Once upon a time it was the aspiration of every long-distance runner to complete a marathon. Nowadays, it seems, 26.2 miles is just not far enough. The advent of ultra running as a sport in its own right has driven desire amongst runners of all abilities to push themselves further than ever before. Whether it’s 50k, 50 miles, 100k, 100 miles or more, ultra running races, especially those on trails and mountains, are proving hugely popular worldwide.
So what do you need to know about taking part in an ultra running race? We asked four ultra running experts for their top tips.
1. Don’t fantasise. Visualise
There’s no point thinking about how perfect your race is going to be and being positive to the point of fantasy. Instead it is best to visualise all the difficult moments that might occur during an ultra-distance race and how you’re going to deal with them effectively. Then, when the inevitable happens, you are mentally prepared to deal with it. This is a powerful tool in any ultra-distance athlete’s armoury. (Paul Tierney)
2. Get time on feet by hiking
Everyone has different race goals, be it to complete or compete, but crucial to all is the necessity to rack up time on feet in preparation. When it comes to trail ultras, hiking is really underrated in terms of building a good base of endurance and leg conditioning in a low-risk way. Even the very best ultra runners hike during hilly races, so it makes sense to train for this. Walking/hiking is a different movement strategy and therefore will fatigue you in a different way to continuous running. Don’t wait until race day to start your hiking training. (Paul Tierney)
3. Trust your own preparations
Don’t look or listen to what other people have done in their training. They’ll likely tell you they’ve down more miles, more ascent, more races (equals more over-training)….. but blank it out and trust your own preparations. Try not to study what other runners are wearing, what they’re carrying or talk in-depth about their fuelling plans. You already know what you like to wear, what you like to carry and what you like to eat, so don’t change your mind because someone else is doing something different! (Nicky Spinks, photographed above by James Mackeddie)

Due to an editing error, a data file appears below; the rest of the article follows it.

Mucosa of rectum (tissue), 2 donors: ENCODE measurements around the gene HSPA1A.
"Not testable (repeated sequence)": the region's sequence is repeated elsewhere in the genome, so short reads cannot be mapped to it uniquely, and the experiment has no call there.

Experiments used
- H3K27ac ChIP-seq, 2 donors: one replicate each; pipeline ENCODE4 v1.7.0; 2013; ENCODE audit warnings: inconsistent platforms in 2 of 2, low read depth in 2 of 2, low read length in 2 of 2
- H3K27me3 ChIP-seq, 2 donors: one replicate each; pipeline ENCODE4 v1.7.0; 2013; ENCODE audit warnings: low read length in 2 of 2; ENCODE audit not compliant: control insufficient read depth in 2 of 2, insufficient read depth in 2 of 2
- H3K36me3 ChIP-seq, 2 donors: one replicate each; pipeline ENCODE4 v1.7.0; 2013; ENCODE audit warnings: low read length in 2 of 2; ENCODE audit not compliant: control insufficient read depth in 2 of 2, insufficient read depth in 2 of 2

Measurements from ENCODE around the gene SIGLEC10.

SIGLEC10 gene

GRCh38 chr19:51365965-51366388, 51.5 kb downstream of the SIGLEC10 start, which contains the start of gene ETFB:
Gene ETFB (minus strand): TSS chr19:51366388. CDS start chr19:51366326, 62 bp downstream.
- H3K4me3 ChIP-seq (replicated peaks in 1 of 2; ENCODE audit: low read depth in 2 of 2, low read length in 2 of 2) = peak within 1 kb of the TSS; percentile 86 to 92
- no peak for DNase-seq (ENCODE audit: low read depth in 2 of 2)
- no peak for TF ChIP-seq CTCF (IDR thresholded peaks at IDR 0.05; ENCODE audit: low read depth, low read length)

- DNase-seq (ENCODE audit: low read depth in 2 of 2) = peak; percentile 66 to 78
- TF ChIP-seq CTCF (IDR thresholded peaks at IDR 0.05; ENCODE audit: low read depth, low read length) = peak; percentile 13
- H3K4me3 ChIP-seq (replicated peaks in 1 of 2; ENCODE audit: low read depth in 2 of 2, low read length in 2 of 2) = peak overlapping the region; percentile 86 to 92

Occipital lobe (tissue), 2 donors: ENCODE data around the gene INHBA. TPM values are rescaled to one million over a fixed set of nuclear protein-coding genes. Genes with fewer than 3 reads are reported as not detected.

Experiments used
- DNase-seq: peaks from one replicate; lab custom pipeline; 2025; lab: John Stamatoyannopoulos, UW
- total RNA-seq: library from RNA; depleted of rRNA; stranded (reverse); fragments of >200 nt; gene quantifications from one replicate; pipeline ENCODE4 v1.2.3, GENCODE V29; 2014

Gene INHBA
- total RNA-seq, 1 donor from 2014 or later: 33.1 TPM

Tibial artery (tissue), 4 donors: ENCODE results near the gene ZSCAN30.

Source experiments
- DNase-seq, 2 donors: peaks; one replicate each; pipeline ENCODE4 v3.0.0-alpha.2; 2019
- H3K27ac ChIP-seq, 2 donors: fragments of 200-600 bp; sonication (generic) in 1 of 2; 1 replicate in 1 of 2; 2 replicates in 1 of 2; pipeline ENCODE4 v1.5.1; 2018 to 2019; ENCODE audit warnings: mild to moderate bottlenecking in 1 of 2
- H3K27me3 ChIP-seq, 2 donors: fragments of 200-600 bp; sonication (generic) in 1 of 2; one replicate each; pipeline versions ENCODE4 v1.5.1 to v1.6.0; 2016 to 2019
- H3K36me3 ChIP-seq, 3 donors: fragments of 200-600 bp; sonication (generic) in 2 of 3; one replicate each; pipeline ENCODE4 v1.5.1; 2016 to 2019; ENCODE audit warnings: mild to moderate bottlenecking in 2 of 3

4. Pace yourself, obviously
If the pace feels too fast, then guess what? Yes, it’s too fast! Don’t get caught up racing the early speed merchants, you will only pay for it later. Slow down. However long the race is, the first third to a half is the warm-up. Let those who wish to set off fast go past you in those early stages…. more often than not you will see them again later on! Focus on yourself, your pace, your hydration and your nutrition. (Nicky Spinks)
5. Learn the course
Course knowledge is important in any ultra race, but it’s not just about making the correct turn at the junction where the trail splits. It’s also about knowing what lies ahead. It helps me so much knowing each small section of a race… this means that when things get a bit unbearable (usually at night or into the second day) you can always focus on the next section rather than the present one. It might even give you a boos – you might decide to pick up the pace and get this dreadful section done quicker! (Marcis Gubats)
6. Be prepared to spend a lot of time alone
Be ready to be on your own in grim weather conditions, often at night and sometimes on mountain tops. The best thing you can do is talk to yourself! Get motivational, get emotional, get it out there. It’s true, it’s nice to have some company and buddy-up with someone while running an ultra race, but remember you are running your own race, not someone else’s, so be prepared to go solo. (Marcis Gubats)
7. Think about your favourite budget beer!